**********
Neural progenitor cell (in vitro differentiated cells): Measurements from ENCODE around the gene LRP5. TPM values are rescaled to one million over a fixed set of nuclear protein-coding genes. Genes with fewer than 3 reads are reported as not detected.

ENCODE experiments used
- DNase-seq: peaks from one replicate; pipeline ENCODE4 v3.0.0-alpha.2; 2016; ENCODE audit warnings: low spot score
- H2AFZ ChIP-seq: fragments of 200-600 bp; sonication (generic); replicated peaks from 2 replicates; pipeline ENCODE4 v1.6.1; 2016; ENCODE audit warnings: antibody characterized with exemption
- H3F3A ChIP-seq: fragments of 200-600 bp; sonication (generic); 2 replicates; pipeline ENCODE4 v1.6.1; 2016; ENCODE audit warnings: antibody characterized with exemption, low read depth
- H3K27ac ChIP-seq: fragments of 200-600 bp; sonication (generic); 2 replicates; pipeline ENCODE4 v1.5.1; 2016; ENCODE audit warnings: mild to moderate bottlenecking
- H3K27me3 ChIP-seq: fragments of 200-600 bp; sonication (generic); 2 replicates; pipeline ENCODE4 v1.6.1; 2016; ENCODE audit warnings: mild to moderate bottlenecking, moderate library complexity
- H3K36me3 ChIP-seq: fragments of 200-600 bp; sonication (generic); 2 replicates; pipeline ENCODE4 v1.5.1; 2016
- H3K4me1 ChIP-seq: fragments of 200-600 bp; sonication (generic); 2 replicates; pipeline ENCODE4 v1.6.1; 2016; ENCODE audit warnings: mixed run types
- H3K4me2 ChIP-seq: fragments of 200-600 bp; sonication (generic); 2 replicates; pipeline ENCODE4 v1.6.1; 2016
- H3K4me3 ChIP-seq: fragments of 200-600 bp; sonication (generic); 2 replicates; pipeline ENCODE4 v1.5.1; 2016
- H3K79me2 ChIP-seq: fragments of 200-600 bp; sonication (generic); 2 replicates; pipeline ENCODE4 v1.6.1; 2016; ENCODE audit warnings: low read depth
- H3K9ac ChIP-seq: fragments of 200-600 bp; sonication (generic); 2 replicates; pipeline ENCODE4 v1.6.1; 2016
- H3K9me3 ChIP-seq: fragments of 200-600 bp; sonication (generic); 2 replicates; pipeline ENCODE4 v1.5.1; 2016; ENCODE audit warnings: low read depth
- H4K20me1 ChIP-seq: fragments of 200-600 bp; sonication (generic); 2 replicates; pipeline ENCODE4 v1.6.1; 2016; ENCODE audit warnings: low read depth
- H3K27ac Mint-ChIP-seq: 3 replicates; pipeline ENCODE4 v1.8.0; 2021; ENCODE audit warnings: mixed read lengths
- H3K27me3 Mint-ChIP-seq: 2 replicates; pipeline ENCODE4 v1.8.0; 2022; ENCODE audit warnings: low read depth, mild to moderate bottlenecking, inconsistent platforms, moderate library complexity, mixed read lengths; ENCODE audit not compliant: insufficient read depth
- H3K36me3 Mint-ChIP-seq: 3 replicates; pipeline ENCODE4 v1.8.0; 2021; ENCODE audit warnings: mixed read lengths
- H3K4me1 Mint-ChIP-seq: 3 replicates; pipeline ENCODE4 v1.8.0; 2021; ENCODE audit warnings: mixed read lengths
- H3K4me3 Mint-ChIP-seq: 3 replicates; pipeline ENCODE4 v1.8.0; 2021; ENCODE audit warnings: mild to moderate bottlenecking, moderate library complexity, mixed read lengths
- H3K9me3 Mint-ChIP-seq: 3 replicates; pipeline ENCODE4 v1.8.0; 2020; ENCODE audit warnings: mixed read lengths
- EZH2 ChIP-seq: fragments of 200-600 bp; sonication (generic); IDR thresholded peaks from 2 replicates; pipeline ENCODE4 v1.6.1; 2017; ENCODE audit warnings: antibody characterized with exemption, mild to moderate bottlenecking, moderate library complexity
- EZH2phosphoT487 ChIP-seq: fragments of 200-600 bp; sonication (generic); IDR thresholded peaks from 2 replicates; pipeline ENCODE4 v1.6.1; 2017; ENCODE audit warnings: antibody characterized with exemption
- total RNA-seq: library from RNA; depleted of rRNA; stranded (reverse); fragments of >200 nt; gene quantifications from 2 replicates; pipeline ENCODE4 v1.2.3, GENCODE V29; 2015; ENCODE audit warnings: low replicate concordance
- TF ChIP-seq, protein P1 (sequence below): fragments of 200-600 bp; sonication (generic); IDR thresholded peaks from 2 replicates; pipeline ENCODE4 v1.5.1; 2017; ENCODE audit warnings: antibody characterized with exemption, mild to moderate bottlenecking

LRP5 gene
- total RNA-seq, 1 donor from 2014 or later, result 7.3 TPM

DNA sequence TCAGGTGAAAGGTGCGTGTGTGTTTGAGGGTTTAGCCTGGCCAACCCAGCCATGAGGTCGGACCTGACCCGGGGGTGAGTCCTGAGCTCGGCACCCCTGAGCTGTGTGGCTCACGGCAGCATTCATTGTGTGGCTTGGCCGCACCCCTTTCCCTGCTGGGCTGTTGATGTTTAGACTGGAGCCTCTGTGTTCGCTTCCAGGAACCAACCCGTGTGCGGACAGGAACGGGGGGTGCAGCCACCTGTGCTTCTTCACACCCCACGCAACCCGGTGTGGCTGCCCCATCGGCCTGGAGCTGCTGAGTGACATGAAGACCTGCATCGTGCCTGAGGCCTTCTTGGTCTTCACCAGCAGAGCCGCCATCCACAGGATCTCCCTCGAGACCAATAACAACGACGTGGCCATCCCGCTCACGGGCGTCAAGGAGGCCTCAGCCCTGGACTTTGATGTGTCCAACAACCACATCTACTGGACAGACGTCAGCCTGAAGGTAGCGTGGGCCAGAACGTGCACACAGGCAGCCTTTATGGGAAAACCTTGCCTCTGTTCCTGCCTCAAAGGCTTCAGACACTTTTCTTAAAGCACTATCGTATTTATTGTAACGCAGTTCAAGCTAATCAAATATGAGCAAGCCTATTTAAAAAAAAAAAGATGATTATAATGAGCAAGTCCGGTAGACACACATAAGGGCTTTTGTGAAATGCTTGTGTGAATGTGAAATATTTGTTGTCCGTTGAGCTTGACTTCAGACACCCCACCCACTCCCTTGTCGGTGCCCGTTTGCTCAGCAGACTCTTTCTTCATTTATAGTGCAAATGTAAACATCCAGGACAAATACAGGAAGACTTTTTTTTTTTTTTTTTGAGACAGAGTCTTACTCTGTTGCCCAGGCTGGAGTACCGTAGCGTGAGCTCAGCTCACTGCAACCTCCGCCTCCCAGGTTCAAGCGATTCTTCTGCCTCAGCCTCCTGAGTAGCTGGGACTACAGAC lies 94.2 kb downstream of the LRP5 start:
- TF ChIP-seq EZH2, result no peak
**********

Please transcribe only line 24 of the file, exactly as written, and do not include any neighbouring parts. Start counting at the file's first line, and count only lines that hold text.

- total RNA-seq: library from RNA; depleted of rRNA; stranded (reverse); fragments of >200 nt; gene quantifications from 2 replicates; pipeline ENCODE4 v1.2.3, GENCODE V29; 2015; ENCODE audit warnings: low replicate concordance